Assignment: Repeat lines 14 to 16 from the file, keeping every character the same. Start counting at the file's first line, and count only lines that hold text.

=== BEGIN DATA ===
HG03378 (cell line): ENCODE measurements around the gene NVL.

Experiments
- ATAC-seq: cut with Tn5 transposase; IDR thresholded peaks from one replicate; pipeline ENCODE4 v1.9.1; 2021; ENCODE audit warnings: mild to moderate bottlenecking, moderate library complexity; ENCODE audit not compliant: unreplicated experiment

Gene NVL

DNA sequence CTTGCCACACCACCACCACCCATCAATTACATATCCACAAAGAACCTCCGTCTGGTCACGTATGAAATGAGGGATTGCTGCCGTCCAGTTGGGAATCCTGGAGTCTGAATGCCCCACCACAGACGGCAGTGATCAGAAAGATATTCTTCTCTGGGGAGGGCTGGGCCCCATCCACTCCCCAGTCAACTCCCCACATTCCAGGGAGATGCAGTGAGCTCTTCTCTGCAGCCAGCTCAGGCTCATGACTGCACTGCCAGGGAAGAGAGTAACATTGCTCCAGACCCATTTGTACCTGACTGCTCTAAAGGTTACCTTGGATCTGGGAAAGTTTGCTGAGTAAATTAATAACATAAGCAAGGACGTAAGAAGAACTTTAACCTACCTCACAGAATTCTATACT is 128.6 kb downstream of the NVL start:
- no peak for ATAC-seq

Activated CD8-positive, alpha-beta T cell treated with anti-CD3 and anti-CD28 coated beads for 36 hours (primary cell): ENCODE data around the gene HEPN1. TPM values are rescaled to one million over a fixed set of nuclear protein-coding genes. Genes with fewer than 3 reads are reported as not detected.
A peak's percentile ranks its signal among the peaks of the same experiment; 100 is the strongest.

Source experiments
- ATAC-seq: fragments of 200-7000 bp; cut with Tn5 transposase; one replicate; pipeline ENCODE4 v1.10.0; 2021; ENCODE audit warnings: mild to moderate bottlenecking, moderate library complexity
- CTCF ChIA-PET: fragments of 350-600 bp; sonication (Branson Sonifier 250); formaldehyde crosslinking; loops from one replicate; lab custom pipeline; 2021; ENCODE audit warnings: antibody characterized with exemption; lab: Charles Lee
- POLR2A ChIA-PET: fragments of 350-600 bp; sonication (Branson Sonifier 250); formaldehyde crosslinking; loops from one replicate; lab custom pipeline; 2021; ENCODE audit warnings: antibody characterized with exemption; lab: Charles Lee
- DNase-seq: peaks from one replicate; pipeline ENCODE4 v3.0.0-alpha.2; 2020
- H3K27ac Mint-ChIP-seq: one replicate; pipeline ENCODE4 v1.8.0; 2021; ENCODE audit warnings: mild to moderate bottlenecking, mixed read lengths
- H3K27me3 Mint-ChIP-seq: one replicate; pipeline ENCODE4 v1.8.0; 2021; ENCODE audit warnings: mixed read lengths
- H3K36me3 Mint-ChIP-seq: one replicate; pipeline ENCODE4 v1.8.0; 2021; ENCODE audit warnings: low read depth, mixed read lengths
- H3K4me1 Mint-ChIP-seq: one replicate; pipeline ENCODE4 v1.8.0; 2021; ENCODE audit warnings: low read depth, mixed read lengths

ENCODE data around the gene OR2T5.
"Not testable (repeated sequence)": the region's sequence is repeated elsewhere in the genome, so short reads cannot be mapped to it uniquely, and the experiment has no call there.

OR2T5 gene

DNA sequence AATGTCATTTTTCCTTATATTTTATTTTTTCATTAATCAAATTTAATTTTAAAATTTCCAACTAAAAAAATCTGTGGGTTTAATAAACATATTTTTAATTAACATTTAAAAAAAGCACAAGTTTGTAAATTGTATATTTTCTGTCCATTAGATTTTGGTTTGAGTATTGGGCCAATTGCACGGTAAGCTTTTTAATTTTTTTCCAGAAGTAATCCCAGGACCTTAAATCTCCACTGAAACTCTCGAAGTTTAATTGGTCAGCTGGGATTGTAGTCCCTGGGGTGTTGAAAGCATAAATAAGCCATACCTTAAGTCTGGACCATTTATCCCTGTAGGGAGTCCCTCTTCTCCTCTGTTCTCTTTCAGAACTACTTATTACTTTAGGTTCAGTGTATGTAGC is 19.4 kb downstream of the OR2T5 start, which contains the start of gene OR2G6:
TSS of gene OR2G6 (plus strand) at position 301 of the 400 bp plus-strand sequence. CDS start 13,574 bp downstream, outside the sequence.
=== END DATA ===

- H3K27ac Mint-ChIP-seq: one replicate; pipeline ENCODE4 v1.8.0; 2021; ENCODE audit warnings: mild to moderate bottlenecking, mixed read lengths
- H3K27me3 Mint-ChIP-seq: one replicate; pipeline ENCODE4 v1.8.0; 2021; ENCODE audit warnings: mixed read lengths
- H3K36me3 Mint-ChIP-seq: one replicate; pipeline ENCODE4 v1.8.0; 2021; ENCODE audit warnings: low read depth, mixed read lengths